Local Boy Makes Good


Clark Ashton Smith's book of short stories, The End of the Story and Other tales, will be issued by Arkham House at an early date next year. He has three new volumes of verse in preparation: Incantations, The Jasmine Girdle, And Wizard's Love and Other Poems. Some of his science-fiction tales are being reprinted in England. He is at present preparing an exhibition of his sculptures and paintings for the Crocker Gallery. He plans to sell his property as well as the film rights of some of his stories and may take a trip to New York in the near future. His Dark Eidolon and Colossus of Ylourgne will be made into super-thrillers: the latter is built on a super-Frankenstein theme; the former is utterly original and without parallel in the whole range of imaginative writing. He will retain his cabin, which is situated on the ridge above the Catholic novitiate, and will continue to make Auburn the base of his many activities. The following biographical note will appear on the jacket of his forthcoming volume.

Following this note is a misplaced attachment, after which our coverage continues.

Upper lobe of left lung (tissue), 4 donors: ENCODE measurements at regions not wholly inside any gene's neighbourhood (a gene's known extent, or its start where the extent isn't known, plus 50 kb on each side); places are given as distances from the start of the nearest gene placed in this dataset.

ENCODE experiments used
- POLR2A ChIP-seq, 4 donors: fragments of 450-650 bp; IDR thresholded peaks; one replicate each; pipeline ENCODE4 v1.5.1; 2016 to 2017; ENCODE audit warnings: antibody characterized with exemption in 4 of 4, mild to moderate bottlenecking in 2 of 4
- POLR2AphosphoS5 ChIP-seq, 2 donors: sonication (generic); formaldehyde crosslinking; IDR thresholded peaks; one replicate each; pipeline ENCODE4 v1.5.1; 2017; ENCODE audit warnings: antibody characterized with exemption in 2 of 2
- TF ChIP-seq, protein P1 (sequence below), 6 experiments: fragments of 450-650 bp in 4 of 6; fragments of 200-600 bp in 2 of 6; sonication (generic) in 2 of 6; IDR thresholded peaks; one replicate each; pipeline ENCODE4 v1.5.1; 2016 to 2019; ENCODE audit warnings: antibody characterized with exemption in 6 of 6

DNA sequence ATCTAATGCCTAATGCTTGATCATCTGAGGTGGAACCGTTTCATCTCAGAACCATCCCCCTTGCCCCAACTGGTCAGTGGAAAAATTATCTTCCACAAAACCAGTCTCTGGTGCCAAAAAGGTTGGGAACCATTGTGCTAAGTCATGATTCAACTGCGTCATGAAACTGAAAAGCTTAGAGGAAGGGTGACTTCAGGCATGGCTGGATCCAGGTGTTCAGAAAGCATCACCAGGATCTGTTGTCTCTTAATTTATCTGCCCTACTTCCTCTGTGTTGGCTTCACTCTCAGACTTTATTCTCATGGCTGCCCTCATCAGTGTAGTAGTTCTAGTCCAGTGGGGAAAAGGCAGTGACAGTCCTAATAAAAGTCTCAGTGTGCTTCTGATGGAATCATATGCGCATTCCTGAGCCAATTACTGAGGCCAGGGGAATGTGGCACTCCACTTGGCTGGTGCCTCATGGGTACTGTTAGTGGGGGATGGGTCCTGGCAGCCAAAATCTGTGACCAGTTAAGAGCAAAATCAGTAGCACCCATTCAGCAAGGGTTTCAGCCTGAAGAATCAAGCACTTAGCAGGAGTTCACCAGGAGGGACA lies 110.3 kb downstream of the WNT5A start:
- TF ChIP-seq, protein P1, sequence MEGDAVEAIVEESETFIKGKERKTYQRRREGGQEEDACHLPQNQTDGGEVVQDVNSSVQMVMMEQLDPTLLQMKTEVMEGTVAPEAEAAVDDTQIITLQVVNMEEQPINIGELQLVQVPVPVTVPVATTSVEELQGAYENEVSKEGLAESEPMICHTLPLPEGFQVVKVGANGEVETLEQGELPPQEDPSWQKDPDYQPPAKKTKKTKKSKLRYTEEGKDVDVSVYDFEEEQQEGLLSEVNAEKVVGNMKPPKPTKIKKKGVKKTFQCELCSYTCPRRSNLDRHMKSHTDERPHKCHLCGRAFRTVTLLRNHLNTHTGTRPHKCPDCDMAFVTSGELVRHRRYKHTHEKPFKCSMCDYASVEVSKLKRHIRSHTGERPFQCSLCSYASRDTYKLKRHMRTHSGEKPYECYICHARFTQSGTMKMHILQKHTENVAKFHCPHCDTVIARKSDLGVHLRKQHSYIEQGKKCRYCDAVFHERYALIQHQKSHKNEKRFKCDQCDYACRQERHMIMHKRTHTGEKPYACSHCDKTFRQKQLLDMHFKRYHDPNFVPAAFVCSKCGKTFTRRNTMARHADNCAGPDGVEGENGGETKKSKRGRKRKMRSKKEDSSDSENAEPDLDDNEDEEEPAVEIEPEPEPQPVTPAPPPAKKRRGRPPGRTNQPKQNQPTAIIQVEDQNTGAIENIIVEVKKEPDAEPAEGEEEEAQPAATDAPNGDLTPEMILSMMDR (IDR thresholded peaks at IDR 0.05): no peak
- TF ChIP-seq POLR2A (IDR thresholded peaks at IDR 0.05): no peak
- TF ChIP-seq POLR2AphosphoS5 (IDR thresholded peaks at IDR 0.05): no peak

Clark Ashton Smith began to write fiction at the age of 11, and verse at thirteen. He is wholly self-educated, apart from 5 years in the grammar grades. He was offered a Guggenheim scholarship but refused it, preferring to conduct his own education. His ancestry, consisting mainly of Norman-French Huguenot and English Cavalier blood, may perhaps explain his lifelong record as a rebel and nonconformist. At 17 he sold stories to The Black Cat and Overland Monthly but soon became completely engrossed in poetry. His first volume, published at 19, caused him to be hailed by critics as a youthful prodigy superior to Chatterton, Bryant and Rossetti. Its publication, however, was followed by 8 years of ill-health: a nervous breakdown and incipient tuberculosis. Throughout this harassing period he wrote the poems for Ebony and Crystal, which have been compared to Hugo and Baudelaire. He was a protégé and close friend of the late George Sterling, and a friend and correspondent of H. P. Lovecraft in later years. He recommenced story-writing as a profession when past 35. The End of the Story, published in Weird Tales, was his first outstanding success with fiction. It was followed quickly by many others, all in the genres of the weird, macabre, fantastic and pseudo-scientific. Some of his translations from Baudelaire have been included in an anthology of The Flowers of Evil privately printed by the Limited Editions Club of New York with numerous illustrations by Jacob Epstein, the famous London sculptor and artist. He has published one pamphlet of tales, The Double Shadow and Other Fantasies, and four volumes of verse: The Star-Treader, Odes and Sonnets, Ebony and Crystal, and Sandalwood. He is preparing three new volumes of verse. He has contributed poetry and fiction to 40 or 50 magazines, including The Yale Review, London Academy, London Mercury, Munseys Philippine Magazine, Asia. Wings, Poetry, The Lyric West, Buccaneer, Weird Tales, Ainslee's, 10 Story Book, Live Stories, The Wanderer, The Recluse, The Thrill Book, Amazing Stories, Wonder Stories, Astounding Stones, Strange Tales, The Interludes, and the old Smart Set under Mencken, and his poems have also found place in a dozen or more anthologies, among them Briggs Great Poems of the English Language, Continent's End and a British anthology issued by the Mitre Press, London. His tales have been reprinted in one of the Not at Night English story anthologies, and in Today's literature, a collection used for supplementary reading in junior colleges. Some of his early poems have long been used in California school readers. Out of 107 short stories and novelettes written he has sold 99 to magazines and expects to sell nearly all of the remainder. He is also a painter and sculptor, and has exhibited many of his outré and exotic pictures and carvings at Gump's in San Francisco. His paintings have been ranked above those of Odilon Redon, the celebrated French symbolist artist, and have drawn high praise from Parisian art-reviews. His sculptures, mostly cut from strange and unusual minerals have been compared to pre-Columbian art and have found numerous purchasers. In addition to his four arts, Smith was a journalist for several years and has worked off and on at several manual occupations, has picked and packed fruit has chopped firewood, has typed bills, has mixed and poured cement, and has been a gardener, and a bard-rack miner, mucker and windlasser. He has been acclaimed by a small but growing audience as the greatest living poet, and thousands of readers have ranked his tales with the best of Poe and Dunsany. His poems range in theme from the cosmic sublimities and immensities to the most delicate ardors and tenderness of love. He claims to possess powers of magic, mesmerism, psychoanalysis, and prophecy. He springs from titled lineage, being the descendant of Norman-French counts and barons and Lancashire, baronets, and Crusaders. His paternal grandfather, a wealthy millowner of Lancashire, married into the old and noted Ashton family, one of whom was beheaded for implication in the Gunpowder Plot. His mother's family, Gaylords, came to New England in 1630; their name was originally Gaillard, and being Huguenots, they fled from France at the time of the revocation of the Edict of Nantes, settling in Devonshire, where the name was Anglaicised. Many of them have been Congregational ministers. Smith's father, Timeus Smith, was a world-traveler in his earlier years but settled in California, where he suffered long years of continual ill-health. Smith lives on the outskirts of Auburn. Still young at 48, he feels that his best work is yet to be done.

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